From Ordinance 59836 (B.B. No. 479)
Section 2(a): Historical Signicicance
October 3, 1985


It was during the 1890's that Cherokee Street began to assume commercial importance, largely due to the convenience of the new electric streetcar lines. Two branch lines of the Union Depot, Railroad Company crossed at Cherokee and California Avenue, thereby creating an assembly point for transferring streetcar passengers. This ready-made group of potential shoppers attracted merchants to establish stores nearby, marking the beginning of the Cherokee Street business district.


Before the transit consolidation of September, 1899, the Union Depot Railroad was the largest independent transit firm in the City, with its network of car lines serving most of south St. Louis. Its connection with the Cherokee Street district began in 1883, when it extended its house car line southward on California Avenue. In the early 1890's this line was electrified and in 1894, the Union Depot Railroad built and electric streetcar line of Cherokee Street, where no house car line had ever operated. Another transit line which influenced the development of the Cherokee Street business district was the one on Jefferson Avenue. This line was originally built by the South St. Louis Railway Company as a house car route about 1877. In January, 1893, this line became a part of the Southern Electric Railroad Company, which subsequently rebuilt it as an electric trolley car line. It, too, became a part of the United Railways Company in 1899. The Cherokee car line was replaced by buses in the late 1930's, and during the late 1940's the Bellefontaine line on California Avenue was motorized. The Jefferson car line held out against the trend to buses until October, 1958.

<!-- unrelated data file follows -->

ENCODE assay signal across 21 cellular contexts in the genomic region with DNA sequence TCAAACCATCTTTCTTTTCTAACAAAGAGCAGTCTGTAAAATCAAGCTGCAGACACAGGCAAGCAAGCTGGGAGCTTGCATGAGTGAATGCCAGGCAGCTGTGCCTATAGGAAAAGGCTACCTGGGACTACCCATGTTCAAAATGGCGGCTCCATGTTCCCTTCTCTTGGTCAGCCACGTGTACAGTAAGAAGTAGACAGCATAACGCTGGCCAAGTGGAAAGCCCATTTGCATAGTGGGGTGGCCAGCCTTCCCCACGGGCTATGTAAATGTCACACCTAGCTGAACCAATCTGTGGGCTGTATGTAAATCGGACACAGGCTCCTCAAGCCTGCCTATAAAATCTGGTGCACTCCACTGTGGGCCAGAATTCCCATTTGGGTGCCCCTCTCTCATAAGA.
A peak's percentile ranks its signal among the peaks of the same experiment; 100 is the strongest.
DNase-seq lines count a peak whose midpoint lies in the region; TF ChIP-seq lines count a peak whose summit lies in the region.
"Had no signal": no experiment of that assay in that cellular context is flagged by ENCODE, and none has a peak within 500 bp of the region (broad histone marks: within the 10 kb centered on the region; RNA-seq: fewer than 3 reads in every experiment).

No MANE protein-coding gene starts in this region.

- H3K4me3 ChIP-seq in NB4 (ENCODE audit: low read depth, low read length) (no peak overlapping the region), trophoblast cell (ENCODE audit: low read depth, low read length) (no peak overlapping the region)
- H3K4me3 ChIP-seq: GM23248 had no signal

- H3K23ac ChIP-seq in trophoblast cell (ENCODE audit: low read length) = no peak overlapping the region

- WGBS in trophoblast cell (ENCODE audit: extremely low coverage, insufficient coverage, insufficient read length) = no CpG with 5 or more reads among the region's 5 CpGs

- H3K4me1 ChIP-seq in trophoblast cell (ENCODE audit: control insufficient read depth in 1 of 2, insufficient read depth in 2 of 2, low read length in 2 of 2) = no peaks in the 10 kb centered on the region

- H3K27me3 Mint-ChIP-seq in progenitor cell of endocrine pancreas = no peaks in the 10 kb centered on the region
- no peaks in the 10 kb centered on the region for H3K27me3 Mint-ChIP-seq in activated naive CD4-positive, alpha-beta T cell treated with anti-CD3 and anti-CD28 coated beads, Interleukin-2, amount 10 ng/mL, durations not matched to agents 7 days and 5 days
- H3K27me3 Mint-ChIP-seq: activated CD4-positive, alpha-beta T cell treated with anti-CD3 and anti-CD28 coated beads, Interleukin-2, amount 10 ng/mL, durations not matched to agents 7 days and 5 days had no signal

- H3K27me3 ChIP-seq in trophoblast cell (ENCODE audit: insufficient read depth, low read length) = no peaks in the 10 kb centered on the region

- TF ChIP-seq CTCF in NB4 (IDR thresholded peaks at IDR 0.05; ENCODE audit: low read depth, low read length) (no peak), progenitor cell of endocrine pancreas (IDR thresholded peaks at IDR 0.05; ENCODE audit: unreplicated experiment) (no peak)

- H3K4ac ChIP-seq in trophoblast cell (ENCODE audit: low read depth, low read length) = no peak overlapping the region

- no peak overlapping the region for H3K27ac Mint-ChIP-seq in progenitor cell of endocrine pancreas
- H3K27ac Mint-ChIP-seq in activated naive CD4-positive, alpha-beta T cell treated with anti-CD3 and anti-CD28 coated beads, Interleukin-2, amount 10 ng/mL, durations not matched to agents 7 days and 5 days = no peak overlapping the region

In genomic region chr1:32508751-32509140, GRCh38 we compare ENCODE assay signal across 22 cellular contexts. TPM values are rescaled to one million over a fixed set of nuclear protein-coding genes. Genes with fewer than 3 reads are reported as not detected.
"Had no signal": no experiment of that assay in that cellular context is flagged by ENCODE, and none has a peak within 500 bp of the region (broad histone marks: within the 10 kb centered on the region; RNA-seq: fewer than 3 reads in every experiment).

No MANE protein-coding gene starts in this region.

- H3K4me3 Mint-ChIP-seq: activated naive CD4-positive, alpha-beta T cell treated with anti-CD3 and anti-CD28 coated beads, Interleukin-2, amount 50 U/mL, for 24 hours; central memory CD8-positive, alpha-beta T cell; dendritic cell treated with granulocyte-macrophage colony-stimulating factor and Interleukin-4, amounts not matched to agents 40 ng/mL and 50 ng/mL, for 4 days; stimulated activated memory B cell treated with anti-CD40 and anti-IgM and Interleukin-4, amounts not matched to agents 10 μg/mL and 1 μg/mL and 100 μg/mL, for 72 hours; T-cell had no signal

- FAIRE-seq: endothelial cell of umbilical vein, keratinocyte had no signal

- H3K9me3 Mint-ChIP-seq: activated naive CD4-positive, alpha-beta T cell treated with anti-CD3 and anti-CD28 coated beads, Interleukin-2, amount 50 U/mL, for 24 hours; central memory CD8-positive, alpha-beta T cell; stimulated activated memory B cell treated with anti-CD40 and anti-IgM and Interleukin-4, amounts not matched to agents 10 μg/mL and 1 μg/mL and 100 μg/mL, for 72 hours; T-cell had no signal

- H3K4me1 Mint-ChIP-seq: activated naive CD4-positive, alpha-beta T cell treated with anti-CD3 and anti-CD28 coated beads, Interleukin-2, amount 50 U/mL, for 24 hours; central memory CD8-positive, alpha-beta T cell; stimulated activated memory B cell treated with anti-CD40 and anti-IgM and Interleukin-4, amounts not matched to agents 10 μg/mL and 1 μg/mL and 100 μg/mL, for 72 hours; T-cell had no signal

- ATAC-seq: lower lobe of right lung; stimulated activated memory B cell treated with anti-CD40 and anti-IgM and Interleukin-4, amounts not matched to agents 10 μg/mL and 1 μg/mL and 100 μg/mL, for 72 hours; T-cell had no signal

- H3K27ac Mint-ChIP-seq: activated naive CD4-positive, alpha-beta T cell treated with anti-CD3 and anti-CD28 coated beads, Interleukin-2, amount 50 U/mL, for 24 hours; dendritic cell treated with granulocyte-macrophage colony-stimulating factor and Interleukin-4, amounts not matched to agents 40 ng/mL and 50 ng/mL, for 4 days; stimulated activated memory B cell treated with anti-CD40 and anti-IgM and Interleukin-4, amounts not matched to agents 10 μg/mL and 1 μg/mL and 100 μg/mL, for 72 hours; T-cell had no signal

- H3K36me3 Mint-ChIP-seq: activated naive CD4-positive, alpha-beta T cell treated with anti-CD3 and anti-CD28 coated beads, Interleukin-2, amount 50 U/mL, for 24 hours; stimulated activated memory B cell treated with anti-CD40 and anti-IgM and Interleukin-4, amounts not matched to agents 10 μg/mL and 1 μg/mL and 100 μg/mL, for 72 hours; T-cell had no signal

By 1912, the present commercial district, between 2300 and 2900 on Cherokee Street had become well established. A count of the types of businesses there showed a predominance of dry goods stores, with a total of six. Next in order numerically, of which there were three of each, were saloons, groceries, barber shops, shoe stores, cleaners, tailors, druggists, and dentists. There was then a wide range of miscellaneous merchants and services including, jewelers, photo studios, confectioneries, butchers and millinery shops. By blocks, there were twelve businesses in the 2300 block, twenty in the 2600 block, twelve in the 2700, and twenty-one in the 2800 blocks on Cherokee Street.


Among the early businessmen on Cherokee was Fred Wehrenberg, who opened his first theatre at 1953 Cherokee Street in 1906. In 1912 and 1920 the Cherokee theatre is listed at 2708-10 Cherokee Street. Another early entrant in the amusement field in the district was the Cinderella Theatre at 2735 Cherokee, which opened in 1915. It was part of a complex, which also included a dance hall and a skating rink, operated by Eugene and Harry Freund. They also operated the Cinderella Airdome Theatre at 2727 Cherokee in the early 1920's. About 1940, the Casa Loma Ballroom at 3352 Iowa Avenue was opened, prior to 1940 it was the Show Boat Dance Hall. Earliest of the variety "five and ten cent" stores in the area was that of F.W. Woolworth, which opened at 2743 Cherokee in 1919. It was followed by S.S. Kresge and Neisner Brothers during the 1920's. J.C. Penney opened their store on Cherokee Street in 1936. The Ziegenhein Brothers Livery and Undertaking Company was located at 2621 Cherokee from 1901 until about 1940. Some other old-line merchants in the district were the Dau Furniture Company, the Western Auto Supply Company and Walgreen's Drug Store.


A weekly community newspaper that was long identified with the Cherokee Street area was the South Side Journal, which was founded by Frank x. Bick in 1932. While the Cherokee Street shopping district has been subject to economic fluctuations over the years, it has managed to survive better than some other urban shopping areas in St. Louis. In an effort to adjust to the need for more parking facilities, induced by the increased use of automobiles by shoppers, off-street parking lots were built to the rear of some of the stores in the area in the early 1960Ís. With an established tributary residential area surrounding it, Cherokee Street has continued as a busy district for shoppers, especially attracting those who do not care to drive long distances to suburban shopping centers.